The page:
KS: That's right. You are looking at very low depletion rates compared to fracked wells. A tight shale well could decline 65% in year one; these guys are closer to 40%. It makes a big difference in how many times you can pay the well back over the course of the life of the well. It is a big advantage.
TMR: What other companies will be at the Summit?
KS: Entrec Corp. (ENT:TSX.V) is a call on oil sands development and liquid natural gas (LNG) development. The company is holding its own doing oil sands work, but if the government in British Columbia gets its fiscal framework set for LNG, Entrec owns the largest crane company in northwest British Columbia, and would be a huge beneficiary. I think the company would be a top stock for a pop once LNG gets going.
Iona Energy Inc. (INA:TSX.V) was the largest junior oil growth story in the world last year. The company went from 1,500 to 7,500 barrels per day—all beautiful, light, high-profitability oil. Sadly, the market didn't end up caring too much. But in 2014, as the production profiles of these wells become consistent, the market is going to reward Iona. Basically, the company is trading at 1x cash flow. When you buy stock at 1x cash flow, you are going to make money.
TMR: This is in the North Sea. Will the company have an advantage because of higher European prices?
KS: Certainly, working in the North Sea gives you exposure to international pricing, which is $10 per barrel ($10/bbl) higher than in North America. The asset that Iona drilled last year pays out in a year. When a well pays out in a year, and you're trading at 1x cash flow, you are going to make money.
TMR: How about a couple more?
KS: High North Resources Ltd. (HN:TSX.V) is a startup that's just finding its legs. It has the Montney asset, which pays back in about a year. All the production around Montney is paying out in a year, and there's a lot of it. There is good well control.
High North is pretty much a no-brainer. It has the next three years of low-risk to no-risk drilling in the Montney oil play, where there are lots of services and high profitability. It is set. It's done. It will just plunk down holes like clockwork for the next few years, then watch the cash register ring.
Lastly, Enterprise Group Inc. (E:TSX.V) has done a fantastic job of buying highly specialized, niche companies that have higher-than-average profit margins. When you do a rollup play like this—an aggressive mergers and acquisitions (M&A) strategy—what makes the stock go up is being able to drive organic growth out of it. This company has been able to do that better than any I've seen. It has surprised to the upside, achieving revenue jumps quarter after quarter. Not just revenue jumps, but real positive cash flow.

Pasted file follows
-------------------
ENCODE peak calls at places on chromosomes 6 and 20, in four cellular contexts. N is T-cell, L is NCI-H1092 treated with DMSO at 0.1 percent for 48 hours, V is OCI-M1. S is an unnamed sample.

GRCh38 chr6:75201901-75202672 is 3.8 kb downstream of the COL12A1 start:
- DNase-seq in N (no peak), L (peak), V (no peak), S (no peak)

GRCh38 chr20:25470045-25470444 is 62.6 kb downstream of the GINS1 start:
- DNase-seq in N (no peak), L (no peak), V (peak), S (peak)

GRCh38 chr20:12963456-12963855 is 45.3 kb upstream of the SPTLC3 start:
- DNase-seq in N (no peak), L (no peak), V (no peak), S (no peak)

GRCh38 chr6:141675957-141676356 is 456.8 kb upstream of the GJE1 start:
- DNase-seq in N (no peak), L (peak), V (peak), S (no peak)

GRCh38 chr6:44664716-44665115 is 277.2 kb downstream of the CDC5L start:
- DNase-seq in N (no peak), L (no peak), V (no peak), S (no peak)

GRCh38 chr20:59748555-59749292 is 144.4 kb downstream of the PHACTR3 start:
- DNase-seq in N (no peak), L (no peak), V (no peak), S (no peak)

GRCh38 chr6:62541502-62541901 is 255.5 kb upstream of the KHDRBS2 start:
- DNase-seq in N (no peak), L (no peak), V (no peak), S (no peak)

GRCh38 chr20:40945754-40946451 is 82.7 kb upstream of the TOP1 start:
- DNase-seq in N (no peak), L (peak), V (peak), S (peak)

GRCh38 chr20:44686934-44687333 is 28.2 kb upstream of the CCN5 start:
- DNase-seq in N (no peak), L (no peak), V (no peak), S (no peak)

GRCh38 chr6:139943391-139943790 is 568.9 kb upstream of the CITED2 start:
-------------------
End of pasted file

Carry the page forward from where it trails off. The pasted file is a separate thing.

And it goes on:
I'm quite impressed with what the Enterprise team has been doing. The feedback the company is getting in the market suggests that cash flow is going to triple this year, which indicates the stock should be $2. It's currently trading at about $1. We will see what happens this year, but I like what the team is doing.
TMR: It's a very diversified company. Is there one area that will drive growth going forward?
KS: Yes. Enterprise has a bit of an odd product to those outside the industry—the Hydro-Vac, a water-jet cutter. Super high-pressure water is used to cut the ground to find oil pipes and electrical wires, without cutting the infrastructure itself. It is mucky work, but it's incredibly profitable. The company has plenty of demand from customers if it can get enough product.
TMR: Eric, you have a couple of companies you've invited?
EC: Barisan Gold Corp. (BG:TSX.V) is a fairly straightforward story. This is a straight-up drill play. The company is drilling a porphyry discovery called Upper Tengkereng in Sumatra, Indonesia. I'm not a huge fan of the country. I made that fairly plain when I started following Barisan, but the company put out a couple of good-looking drill holes, the best of which was basically 900 meters (900m) of 0.4 grams per ton (0.4 g/t) gold and 0.25% copper, which is pretty damn good as porphyry holes go. The area has the potential to generate the kind of holes that can give you 100–200% jumps in one shot. The last hole was also a good one, though not as good as the one quoted above. Assays for the bottom third of this hole are still to come—but it's the next couple of holes I'm focused on. These holes will be drilled to the east, back in the area that generated the 900m intercept. I'm hoping to see another long, high-grade intercept. The stock trades at $0.20/share, which leaves plenty of upside. The area being drilled now, on the eastern side of this project, is not governed by the forestry ministry, which is tough to deal with in Indonesia.
TMR: When do you expect the next drill results?
EC: These are 1,000m holes, so they take some time to turn around. The bottom third of the last hole should be out in the next week or two. The next hole should be just about done, so I hope to see those results in early to mid-March. If the stock gets a little bit of a jump, the company may finance so it can add a second rig. That would help results come faster. The target is not going away. It's the real deal. It's just a matter of how big it is, how high of grade it is.
Next page: More company analysis...